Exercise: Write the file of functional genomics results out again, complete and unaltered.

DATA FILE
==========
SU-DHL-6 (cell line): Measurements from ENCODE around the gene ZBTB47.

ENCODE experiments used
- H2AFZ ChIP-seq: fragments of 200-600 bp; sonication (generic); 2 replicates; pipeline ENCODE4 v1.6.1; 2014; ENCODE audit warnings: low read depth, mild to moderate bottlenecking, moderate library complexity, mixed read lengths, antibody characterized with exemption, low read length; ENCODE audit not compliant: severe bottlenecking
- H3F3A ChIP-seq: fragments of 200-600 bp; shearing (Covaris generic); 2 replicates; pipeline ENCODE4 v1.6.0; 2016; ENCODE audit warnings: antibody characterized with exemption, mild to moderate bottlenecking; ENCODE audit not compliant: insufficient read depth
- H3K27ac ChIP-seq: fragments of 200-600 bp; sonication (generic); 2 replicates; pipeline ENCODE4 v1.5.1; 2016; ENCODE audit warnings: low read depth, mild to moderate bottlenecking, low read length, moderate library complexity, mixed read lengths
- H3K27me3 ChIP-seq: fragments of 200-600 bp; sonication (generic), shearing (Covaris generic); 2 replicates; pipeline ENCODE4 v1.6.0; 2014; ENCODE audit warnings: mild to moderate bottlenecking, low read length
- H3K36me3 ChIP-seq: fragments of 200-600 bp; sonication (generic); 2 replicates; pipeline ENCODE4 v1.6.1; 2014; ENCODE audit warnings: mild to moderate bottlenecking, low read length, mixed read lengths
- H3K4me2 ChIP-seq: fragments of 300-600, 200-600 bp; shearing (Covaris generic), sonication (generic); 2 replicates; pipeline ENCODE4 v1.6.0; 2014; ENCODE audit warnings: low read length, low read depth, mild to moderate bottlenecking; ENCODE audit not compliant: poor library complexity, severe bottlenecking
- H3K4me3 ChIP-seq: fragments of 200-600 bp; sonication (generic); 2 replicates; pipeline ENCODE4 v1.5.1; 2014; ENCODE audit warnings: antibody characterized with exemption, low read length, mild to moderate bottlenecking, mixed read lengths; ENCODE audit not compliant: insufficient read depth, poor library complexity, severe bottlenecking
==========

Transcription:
SU-DHL-6 (cell line): Measurements from ENCODE around the gene ZBTB47.

ENCODE experiments used
- H2AFZ ChIP-seq: fragments of 200-600 bp; sonication (generic); 2 replicates; pipeline ENCODE4 v1.6.1; 2014; ENCODE audit warnings: low read depth, mild to moderate bottlenecking, moderate library complexity, mixed read lengths, antibody characterized with exemption, low read length; ENCODE audit not compliant: severe bottlenecking
- H3F3A ChIP-seq: fragments of 200-600 bp; shearing (Covaris generic); 2 replicates; pipeline ENCODE4 v1.6.0; 2016; ENCODE audit warnings: antibody characterized with exemption, mild to moderate bottlenecking; ENCODE audit not compliant: insufficient read depth
- H3K27ac ChIP-seq: fragments of 200-600 bp; sonication (generic); 2 replicates; pipeline ENCODE4 v1.5.1; 2016; ENCODE audit warnings: low read depth, mild to moderate bottlenecking, low read length, moderate library complexity, mixed read lengths
- H3K27me3 ChIP-seq: fragments of 200-600 bp; sonication (generic), shearing (Covaris generic); 2 replicates; pipeline ENCODE4 v1.6.0; 2014; ENCODE audit warnings: mild to moderate bottlenecking, low read length
- H3K36me3 ChIP-seq: fragments of 200-600 bp; sonication (generic); 2 replicates; pipeline ENCODE4 v1.6.1; 2014; ENCODE audit warnings: mild to moderate bottlenecking, low read length, mixed read lengths
- H3K4me2 ChIP-seq: fragments of 300-600, 200-600 bp; shearing (Covaris generic), sonication (generic); 2 replicates; pipeline ENCODE4 v1.6.0; 2014; ENCODE audit warnings: low read length, low read depth, mild to moderate bottlenecking; ENCODE audit not compliant: poor library complexity, severe bottlenecking
- H3K4me3 ChIP-seq: fragments of 200-600 bp; sonication (generic); 2 replicates; pipeline ENCODE4 v1.5.1; 2014; ENCODE audit warnings: antibody characterized with exemption, low read length, mild to moderate bottlenecking, mixed read lengths; ENCODE audit not compliant: insufficient read depth, poor library complexity, severe bottlenecking